"Is your job really so boring that you feel compelled to read cr*p on the internet all day?", I wanted to ask more than anything. Or more than anything? Perhaps not. There was this nagging feeling. Could I be wearing crushed bugs on my lips, and perhaps ingesting them too?
Lipstick: bugs and beyond
Bugs cochineal beetles to be more precise were used in cosmetics in the past, as in centuries ago, along with many other animal ingredients. Surely, we are too civilized for that kind of thing now? Surely, bugs being present in lipstick is nothing more than an urban myth these days? Apparently not, unfortunately. After hearing that dooming comment about bugs in my lipstick I had to conduct some... ahem... highly scientific research of my own.
I started off googling the ingredient list of the lipstick line I usually use, Loreal Color Riche. What's in there? Cochineal was not on the list, but I did find out that the lead content in this particular (very popular) lipstick was very high. Then, there are the carcinogenic preservatives butylated hydroxyanisole (BHA) and butylated hydroxytoluene (BHT). If you are trying to conceive or hoping to ever have kids in the future (as you probably do if you're reading this blog), you'll also want to know about FD&C Blue 1 Aluminum Lake, a dye linked to neurotoxicity and reproductive toxicity. Wow.
I'm not quite ready to throw my lipstick away, but I am not going to be using it any time soon. If you are going to check the ingredients of your lipstick now, do keep in mind that lead will often not actually be listed because there is no obligation to do so in most jurisdictions. Shocking, but true.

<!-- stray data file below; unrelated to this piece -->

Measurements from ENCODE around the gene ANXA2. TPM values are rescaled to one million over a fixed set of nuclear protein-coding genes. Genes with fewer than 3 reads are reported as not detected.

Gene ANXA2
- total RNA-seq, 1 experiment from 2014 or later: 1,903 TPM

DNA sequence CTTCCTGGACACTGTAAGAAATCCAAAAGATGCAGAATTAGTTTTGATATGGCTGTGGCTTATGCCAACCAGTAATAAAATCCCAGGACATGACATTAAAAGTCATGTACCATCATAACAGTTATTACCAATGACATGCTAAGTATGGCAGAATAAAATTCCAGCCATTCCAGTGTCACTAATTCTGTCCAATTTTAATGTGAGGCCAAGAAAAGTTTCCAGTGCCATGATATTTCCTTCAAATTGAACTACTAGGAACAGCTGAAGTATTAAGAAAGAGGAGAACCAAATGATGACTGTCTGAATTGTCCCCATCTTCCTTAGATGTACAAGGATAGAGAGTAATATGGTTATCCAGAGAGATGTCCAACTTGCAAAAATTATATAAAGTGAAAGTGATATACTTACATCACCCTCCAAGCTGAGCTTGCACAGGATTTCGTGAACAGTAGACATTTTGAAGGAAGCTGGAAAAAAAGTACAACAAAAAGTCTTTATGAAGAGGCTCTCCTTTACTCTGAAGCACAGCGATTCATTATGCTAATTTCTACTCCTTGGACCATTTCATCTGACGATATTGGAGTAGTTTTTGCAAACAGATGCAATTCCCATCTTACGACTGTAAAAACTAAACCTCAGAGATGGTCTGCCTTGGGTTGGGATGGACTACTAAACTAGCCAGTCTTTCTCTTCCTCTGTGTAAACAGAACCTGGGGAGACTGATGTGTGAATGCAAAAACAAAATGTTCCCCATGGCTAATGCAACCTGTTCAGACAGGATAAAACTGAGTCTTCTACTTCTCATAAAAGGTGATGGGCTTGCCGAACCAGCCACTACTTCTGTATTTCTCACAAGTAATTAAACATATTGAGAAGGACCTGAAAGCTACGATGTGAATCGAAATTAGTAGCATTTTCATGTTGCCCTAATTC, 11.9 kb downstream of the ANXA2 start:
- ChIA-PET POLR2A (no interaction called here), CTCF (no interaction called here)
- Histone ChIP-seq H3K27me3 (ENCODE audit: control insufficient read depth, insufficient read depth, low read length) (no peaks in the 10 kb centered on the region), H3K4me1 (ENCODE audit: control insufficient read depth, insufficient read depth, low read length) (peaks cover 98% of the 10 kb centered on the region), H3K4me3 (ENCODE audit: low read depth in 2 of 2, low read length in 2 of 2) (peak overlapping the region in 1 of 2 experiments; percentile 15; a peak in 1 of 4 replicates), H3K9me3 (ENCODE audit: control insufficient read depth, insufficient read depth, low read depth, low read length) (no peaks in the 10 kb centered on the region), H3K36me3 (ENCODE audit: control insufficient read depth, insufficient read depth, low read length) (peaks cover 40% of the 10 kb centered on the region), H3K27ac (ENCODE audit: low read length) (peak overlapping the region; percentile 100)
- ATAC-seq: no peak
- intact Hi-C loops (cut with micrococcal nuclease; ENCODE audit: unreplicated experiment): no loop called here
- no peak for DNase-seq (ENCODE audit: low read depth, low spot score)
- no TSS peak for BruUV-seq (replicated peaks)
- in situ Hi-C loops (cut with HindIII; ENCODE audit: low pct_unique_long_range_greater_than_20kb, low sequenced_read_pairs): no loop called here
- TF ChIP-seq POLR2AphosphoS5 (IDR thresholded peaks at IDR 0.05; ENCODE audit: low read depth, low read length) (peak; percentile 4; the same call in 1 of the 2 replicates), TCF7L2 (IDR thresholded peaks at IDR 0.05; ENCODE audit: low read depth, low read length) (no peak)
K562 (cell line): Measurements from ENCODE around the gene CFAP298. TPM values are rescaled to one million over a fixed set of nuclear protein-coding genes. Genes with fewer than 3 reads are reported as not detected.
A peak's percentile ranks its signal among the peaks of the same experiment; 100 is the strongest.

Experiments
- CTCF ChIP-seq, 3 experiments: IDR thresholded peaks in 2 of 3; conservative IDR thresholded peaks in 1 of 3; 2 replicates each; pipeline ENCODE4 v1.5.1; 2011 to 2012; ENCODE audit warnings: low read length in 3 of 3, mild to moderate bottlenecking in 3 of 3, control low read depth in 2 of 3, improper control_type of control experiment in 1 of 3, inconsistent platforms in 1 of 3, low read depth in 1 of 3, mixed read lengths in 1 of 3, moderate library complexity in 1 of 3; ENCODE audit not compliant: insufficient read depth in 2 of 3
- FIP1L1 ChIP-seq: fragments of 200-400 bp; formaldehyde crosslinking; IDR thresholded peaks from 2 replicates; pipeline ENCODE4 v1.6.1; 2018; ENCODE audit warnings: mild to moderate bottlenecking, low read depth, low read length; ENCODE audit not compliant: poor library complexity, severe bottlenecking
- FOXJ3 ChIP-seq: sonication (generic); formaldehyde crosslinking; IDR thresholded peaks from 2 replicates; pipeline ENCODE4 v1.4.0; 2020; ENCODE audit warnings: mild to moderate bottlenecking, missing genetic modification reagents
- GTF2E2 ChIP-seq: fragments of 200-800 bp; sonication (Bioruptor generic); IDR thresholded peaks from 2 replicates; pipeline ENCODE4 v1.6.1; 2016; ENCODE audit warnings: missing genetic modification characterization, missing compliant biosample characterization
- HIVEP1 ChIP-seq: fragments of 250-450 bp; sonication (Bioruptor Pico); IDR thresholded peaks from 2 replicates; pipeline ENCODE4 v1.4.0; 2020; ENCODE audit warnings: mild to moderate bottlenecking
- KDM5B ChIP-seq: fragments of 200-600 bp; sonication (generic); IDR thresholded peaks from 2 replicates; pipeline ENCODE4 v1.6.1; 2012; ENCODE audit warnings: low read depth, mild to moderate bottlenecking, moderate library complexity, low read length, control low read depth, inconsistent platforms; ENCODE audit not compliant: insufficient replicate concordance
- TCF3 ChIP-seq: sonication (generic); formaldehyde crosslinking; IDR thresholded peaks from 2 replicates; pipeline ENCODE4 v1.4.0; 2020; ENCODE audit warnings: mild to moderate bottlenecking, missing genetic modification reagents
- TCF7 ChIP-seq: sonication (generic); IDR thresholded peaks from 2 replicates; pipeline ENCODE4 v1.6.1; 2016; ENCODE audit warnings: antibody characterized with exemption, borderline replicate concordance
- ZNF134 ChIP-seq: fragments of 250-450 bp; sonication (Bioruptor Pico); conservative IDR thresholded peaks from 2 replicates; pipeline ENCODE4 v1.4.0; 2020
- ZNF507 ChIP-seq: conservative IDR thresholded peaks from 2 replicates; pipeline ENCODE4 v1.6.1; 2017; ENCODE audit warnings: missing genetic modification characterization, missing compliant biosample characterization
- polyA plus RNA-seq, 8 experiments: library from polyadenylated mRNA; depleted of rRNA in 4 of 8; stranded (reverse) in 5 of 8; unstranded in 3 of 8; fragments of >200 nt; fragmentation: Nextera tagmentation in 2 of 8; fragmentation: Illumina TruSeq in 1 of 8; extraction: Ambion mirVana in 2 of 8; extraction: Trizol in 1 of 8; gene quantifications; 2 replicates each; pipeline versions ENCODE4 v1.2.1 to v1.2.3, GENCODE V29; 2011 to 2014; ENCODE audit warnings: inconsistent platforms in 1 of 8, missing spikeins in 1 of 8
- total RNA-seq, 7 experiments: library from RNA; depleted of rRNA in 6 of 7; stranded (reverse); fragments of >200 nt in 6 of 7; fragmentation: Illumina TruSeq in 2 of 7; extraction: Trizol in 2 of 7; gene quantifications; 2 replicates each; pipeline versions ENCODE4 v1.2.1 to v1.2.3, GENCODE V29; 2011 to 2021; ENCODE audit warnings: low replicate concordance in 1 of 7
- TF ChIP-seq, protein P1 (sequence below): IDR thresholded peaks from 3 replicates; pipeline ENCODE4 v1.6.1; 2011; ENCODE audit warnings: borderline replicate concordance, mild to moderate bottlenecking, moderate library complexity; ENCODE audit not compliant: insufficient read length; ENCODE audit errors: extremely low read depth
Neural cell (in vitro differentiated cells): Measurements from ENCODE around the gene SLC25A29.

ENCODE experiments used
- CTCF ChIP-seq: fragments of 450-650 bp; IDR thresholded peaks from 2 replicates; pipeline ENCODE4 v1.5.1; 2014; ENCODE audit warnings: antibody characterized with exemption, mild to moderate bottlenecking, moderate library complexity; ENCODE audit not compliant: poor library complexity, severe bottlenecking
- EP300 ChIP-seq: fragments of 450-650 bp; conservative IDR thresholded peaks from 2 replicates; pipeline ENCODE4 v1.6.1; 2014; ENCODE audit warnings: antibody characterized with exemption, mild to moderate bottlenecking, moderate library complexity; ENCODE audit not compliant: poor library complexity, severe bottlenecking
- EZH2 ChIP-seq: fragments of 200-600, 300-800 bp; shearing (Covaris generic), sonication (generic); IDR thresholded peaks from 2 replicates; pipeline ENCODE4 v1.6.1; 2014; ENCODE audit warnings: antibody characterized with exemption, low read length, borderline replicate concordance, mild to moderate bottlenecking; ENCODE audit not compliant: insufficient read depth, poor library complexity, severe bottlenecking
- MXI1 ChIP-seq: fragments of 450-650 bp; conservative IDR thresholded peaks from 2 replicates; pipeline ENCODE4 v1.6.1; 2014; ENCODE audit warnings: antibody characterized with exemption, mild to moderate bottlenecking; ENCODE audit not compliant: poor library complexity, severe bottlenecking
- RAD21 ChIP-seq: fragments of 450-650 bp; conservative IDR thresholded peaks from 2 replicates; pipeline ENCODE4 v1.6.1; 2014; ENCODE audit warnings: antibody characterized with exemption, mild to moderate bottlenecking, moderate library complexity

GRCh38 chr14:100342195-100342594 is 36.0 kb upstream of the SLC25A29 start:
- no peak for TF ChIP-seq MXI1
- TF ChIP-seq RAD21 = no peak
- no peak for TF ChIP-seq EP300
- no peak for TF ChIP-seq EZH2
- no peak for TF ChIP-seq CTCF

Animal products what to look out for in lipsticks
After I found out about the cochineal and carcinogenic or neurotoxic ingredients that can hide out in lipsticks without you ever being aware of it, I really wanted to know more about the other possible animal products "concealed" in the stuff you put on your lips every day. If you're vegetarian, or following Jewish or Islamic dietary laws, you'll want to check this out. (Lipsticks are not required to carry kosher certification because they are not supposed to be a food item, but what you ingest may well exceed mere "traces". You could have a chat about the halacha surrounding lipstick with your rabbi, or you could just switch to a kosher/vegan lipstick!) So, here goes, a list of ingredients you may see on your lipsticks, and what they are based on:
- Albumen eggwhites.
- Ambergris animal or plant protein.
- Collagen could be plant-based or synthetic, but more frequently derived from animals.
- Elastin a cow protein.
- Gelatine this product is already familiar to everyone, and usually made from pig bones, skin, tendons or ligaments. If it is made from cows, it usually says so.
- Lecithin found in most cosmetics and made from a substance found in the nervous tissue of all animals. Nice!
- Lipids fat, from plants or animals.
What should you do if you prefer not to ingest animal products or lead, or other harmful substances for that matter? Thankfully, natural, vegan cosmetics are becoming more and more common. You are likely to find them at your local chemist, but if not you can always try the internet to find and order lipsticks that do not contain dubious ingredients. Who knew that something as simple as lipstick could be so controversial? I know that all this talk of lead and toxins is enough to make me explore more natural options. What are your opinions? How often do you wear lipstick and how much do you care about the ingredients?